So for 20 years I worked, briefly, as an accountant, then as a transport manager. As PCs came in I slid across into software development, transport and small business systems, mostly self-employed, started an MBA, did half an MBus in Logistics which I turned into a Grad.Dip., became a partner in a container cartage business, which failed, and there I was, 22 years ago, Gee our youngest in the last year of high school, back truck driving again. Without drugs! I drive long hours, 14, 15, 16 a day, but every night, from 10.00pm to 5.00am, I’m in bed asleep.
And now of course I’m working for myself again. I have a big spreadsheet on my desktop at home, which started out recording my nights away for the taxman, and now has columns for kms, fuel, revenue and expenditure. I can tell you my revenue per km, and therefore my gross margin, is higher than I expected. I’m holding fuel down to below a dollar/km targeting fuel economy, lighter loads and discount retailers (currently the cheapest diesel in Australia is a truckstop in Ceduna in the far west of South Aust.). Tyres and repairs come in at 30c. But do I do my own tax and company accounts? No way! I pay someone who does it for a living.
I might have mentioned somewhere else I was having two weeks off for grandfather stuff while Gee was in Germany for a conference. Only as back up for Milly, but a teenager and 2 primary school age kids use up a lot of energy. As it happened, the other grandparents carried most of the load. On Friday I picked up some freight, there was a big family do Saturday, and as I was about to leave I realised I’d left it too late to borrow any audiobooks from the library. A few hours on Proj. Gutenberg and this is what I came up with –
Rider Haggard, King Solomon’s Mines
Willa Cather, Alexander’s Bridge
Joseph Conrad, The Secret Agent
George Sand, Devil’s Pool
G&W Grossmith, Diary of a Nobody
Thomas Hardy, Return of the Native
Virginia Woolf, Night and Day
Willa Cather, O Pioneer
Daniel Defoe, Moll Flanders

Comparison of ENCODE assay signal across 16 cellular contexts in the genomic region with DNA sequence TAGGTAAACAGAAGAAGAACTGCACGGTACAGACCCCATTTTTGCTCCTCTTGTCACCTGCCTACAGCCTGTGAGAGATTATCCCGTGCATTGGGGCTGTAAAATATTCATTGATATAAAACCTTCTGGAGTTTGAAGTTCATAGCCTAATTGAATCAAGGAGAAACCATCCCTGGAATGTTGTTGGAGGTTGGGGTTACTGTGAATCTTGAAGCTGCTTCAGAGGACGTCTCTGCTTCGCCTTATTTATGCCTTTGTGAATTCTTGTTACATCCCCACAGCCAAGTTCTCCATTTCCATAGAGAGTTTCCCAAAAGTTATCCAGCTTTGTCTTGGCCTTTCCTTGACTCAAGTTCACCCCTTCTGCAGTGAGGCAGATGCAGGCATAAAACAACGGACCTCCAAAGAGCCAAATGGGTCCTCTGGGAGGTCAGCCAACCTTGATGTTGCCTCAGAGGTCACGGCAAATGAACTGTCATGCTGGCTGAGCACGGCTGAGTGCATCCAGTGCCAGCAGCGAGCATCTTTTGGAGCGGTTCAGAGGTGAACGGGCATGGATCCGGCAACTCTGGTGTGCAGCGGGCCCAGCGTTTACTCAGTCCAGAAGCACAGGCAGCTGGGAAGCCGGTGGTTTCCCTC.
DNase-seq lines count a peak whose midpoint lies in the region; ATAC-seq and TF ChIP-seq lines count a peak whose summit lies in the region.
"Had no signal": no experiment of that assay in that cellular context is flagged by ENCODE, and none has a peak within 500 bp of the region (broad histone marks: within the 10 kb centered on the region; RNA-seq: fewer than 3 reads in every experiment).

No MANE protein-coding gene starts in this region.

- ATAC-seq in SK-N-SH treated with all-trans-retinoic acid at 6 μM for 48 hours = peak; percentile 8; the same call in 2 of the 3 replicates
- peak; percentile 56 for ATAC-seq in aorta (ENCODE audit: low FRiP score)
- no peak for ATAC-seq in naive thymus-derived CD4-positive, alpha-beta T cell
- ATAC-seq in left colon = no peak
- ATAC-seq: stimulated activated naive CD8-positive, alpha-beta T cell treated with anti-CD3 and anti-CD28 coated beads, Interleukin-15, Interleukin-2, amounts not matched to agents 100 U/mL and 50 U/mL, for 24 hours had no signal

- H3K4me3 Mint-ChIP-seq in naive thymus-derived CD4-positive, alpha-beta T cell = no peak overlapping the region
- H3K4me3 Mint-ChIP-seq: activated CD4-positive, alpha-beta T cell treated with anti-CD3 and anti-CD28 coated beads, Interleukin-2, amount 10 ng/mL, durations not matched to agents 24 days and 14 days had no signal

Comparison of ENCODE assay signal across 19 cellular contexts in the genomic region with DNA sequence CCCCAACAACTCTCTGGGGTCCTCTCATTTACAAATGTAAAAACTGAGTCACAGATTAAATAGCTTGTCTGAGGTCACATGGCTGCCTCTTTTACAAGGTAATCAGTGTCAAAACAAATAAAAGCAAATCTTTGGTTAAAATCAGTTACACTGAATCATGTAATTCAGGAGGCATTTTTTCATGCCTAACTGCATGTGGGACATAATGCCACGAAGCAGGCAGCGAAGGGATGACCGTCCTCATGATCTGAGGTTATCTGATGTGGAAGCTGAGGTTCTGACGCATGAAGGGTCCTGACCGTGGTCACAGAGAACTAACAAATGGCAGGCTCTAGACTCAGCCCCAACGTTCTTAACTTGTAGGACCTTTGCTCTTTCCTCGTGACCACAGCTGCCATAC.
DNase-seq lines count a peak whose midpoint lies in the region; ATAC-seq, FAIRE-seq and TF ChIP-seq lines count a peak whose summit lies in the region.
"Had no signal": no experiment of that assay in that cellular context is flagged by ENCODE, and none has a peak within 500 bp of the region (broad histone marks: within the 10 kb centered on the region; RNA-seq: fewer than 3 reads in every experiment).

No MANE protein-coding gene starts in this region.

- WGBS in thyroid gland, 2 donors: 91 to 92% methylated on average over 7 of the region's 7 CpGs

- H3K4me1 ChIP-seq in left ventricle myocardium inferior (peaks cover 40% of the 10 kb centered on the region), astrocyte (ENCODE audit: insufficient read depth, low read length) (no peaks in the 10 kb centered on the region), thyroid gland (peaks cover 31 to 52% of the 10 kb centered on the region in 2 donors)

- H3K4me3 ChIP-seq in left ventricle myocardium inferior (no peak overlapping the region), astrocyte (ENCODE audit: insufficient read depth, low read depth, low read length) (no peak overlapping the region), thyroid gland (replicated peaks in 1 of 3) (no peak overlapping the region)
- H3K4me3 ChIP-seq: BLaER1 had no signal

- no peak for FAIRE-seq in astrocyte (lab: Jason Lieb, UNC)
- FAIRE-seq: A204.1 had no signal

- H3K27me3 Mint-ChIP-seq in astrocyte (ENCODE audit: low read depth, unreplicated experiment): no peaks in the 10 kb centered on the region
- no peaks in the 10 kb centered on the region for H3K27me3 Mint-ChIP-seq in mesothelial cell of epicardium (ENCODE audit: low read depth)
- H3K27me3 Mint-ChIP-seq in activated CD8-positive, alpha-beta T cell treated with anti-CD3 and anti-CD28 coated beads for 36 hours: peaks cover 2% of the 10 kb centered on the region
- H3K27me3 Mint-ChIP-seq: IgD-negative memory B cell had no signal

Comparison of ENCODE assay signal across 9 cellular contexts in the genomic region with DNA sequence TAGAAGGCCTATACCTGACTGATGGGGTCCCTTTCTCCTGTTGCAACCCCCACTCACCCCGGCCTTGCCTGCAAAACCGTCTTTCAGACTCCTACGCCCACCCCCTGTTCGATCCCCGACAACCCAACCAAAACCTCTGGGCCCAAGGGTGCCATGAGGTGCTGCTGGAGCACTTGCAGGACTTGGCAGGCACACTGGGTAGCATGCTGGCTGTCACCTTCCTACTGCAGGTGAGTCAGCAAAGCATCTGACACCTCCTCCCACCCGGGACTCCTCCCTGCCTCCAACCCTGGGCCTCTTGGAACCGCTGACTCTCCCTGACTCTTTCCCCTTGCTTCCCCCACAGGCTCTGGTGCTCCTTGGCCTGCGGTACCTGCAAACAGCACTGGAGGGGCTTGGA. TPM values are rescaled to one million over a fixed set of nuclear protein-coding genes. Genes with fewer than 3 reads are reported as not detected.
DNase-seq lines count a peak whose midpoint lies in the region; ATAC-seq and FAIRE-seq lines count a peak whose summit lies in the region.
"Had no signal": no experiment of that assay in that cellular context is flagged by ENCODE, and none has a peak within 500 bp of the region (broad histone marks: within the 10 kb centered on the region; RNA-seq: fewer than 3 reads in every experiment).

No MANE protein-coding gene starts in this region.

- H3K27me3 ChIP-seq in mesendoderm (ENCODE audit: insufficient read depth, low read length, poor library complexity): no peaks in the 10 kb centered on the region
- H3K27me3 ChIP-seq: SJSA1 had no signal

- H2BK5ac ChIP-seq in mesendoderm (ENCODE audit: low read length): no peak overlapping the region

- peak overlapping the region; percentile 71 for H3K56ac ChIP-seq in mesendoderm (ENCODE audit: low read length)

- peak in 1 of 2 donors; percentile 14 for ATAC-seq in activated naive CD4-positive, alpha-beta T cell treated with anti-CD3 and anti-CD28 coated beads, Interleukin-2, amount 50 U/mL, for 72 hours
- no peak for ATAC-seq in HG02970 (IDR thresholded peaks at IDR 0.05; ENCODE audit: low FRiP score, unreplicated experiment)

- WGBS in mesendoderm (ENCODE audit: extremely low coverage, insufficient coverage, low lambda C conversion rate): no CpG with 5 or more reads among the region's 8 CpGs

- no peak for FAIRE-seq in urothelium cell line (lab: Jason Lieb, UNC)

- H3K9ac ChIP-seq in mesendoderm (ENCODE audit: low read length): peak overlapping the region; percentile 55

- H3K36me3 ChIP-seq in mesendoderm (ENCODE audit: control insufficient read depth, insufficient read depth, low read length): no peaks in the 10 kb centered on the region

I’m in Melbourne now and I’ve listened to the first five, ok, four, Diary of a Nobody was both too tedious and too embarrassing to go on with. Rider Haggard was good fiction with some jarring racism; Alexander’s Bridge was brilliant but inexplicably, halfway through the reader changed from a softly spoken young American, to an older, stumbling, Australian with a genius for mis-emphasis and the book was destroyed. The Secret Agent had a different reader for every chapter, but also a different protagonist, and so the reading went ok. I’ll write it up when I get home. Devil’s Pool was the nicest love story I’ve read for years, and I’ll write it up too.
A couple of others, the chapters are coming up in the wrong order, which I hope I can fix. I might start the trip home with Woolf then go on with Hardy or Moll Flanders. We’ll see.
Ian Rankin (M, Sco), A Question of Blood (2003) – Crime
Graeme Simsion (M, Aus/Vic), The Rosie Result (2019)
Leo Tolstoy (M, Rus), War and Peace (1869)
Stephen White (M, USA), The Program (2002) – Thriller
Will Self (M, Eng), Shark (2014) – Literary. DNF
Mark Twain (M, USA), The Adventures of Tom Sawyer (1876) – YA
David Weber (M, USA), On Basilisk Station (2004) – SF
JD Robb (F, USA), Calculated in Death (2013) – Crime/SF
Charlotte Wood, The Weekend
Lionel Wigmore, The Long View
Jessica Anderson, Tirra Lirra by the River
Marie Munkara, Every Secret Thing
Peter Goldsworthy, Wish
Heather Rose, Bruny
AB Paterson, An Outback Marriage
Walter Scott, Waverley
David Ireland, The Flesheaters